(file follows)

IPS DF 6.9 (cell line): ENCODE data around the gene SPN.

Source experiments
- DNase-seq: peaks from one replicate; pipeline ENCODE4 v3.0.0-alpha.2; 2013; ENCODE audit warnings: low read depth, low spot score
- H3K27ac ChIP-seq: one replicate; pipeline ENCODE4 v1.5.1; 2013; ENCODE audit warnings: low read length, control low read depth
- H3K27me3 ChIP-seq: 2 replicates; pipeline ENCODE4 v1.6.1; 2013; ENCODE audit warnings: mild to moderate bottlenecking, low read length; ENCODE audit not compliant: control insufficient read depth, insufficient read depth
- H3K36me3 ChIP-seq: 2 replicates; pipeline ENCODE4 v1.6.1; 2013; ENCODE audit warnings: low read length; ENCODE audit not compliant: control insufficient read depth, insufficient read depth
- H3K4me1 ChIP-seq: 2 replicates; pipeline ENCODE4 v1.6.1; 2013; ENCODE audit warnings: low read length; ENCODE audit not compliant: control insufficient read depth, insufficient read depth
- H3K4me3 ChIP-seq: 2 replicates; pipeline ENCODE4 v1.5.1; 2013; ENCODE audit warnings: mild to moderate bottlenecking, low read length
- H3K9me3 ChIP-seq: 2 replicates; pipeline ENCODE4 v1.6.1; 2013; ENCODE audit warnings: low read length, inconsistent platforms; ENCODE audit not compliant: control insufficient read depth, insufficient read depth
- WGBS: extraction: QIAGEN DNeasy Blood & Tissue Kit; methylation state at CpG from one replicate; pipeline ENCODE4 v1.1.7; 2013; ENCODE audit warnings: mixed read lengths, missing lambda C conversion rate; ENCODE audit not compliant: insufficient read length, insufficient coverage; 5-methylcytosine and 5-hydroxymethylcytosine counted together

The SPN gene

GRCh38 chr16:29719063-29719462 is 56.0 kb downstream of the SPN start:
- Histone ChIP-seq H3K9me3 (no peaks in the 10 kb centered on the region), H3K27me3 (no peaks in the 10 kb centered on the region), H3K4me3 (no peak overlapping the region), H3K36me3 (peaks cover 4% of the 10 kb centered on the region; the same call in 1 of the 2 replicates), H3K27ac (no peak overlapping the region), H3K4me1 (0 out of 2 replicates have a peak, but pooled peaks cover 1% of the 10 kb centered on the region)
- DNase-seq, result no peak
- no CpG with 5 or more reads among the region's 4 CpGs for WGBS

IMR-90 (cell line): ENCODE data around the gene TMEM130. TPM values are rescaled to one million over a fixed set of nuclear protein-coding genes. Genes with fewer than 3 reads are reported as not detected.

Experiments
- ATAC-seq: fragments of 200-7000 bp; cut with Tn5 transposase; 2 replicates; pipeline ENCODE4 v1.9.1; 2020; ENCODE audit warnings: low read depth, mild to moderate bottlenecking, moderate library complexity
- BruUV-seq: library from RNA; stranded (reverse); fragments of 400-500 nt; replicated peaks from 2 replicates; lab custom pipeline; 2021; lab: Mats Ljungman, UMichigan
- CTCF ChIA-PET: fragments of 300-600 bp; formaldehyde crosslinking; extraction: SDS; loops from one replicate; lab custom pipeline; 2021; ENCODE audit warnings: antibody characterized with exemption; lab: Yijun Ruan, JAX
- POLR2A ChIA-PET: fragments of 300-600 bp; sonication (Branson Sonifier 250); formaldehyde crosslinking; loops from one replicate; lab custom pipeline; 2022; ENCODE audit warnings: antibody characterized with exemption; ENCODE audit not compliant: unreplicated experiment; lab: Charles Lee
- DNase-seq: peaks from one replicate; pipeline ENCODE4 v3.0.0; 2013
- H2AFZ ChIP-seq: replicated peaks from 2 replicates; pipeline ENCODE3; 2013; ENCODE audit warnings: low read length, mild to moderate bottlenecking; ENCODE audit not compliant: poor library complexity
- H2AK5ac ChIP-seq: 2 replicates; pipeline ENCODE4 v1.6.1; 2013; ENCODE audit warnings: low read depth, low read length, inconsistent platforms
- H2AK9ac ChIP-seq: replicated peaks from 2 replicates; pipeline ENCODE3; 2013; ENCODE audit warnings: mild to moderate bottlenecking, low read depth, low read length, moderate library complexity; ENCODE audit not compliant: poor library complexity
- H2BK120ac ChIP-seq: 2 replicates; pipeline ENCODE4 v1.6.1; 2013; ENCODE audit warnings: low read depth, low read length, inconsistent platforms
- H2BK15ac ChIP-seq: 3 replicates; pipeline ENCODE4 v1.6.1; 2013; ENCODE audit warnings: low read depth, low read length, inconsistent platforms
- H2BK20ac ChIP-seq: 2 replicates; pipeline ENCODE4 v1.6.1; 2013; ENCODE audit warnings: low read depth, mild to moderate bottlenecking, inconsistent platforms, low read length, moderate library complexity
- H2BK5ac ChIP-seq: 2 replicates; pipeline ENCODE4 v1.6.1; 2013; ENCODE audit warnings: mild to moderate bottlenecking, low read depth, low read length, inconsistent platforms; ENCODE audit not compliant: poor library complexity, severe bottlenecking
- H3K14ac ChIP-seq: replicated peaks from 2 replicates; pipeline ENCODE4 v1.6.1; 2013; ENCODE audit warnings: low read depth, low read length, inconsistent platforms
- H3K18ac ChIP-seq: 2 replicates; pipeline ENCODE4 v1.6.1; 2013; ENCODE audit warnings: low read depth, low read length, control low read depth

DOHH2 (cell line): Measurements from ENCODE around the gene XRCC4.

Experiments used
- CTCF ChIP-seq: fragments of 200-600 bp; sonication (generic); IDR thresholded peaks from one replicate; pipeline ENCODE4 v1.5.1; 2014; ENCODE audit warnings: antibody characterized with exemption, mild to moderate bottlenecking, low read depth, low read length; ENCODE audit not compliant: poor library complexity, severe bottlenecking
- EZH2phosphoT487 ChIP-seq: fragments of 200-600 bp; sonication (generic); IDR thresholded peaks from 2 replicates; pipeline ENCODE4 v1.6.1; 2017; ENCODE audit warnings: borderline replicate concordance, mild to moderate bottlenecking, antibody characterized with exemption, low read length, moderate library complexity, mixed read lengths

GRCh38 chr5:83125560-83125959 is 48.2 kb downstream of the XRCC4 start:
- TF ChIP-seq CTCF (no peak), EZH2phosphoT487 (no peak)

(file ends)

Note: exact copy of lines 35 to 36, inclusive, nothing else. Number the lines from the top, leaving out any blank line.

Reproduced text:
- EZH2phosphoT487 ChIP-seq: fragments of 200-600 bp; sonication (generic); IDR thresholded peaks from 2 replicates; pipeline ENCODE4 v1.6.1; 2017; ENCODE audit warnings: borderline replicate concordance, mild to moderate bottlenecking, antibody characterized with exemption, low read length, moderate library complexity, mixed read lengths

GRCh38 chr5:83125560-83125959 is 48.2 kb downstream of the XRCC4 start: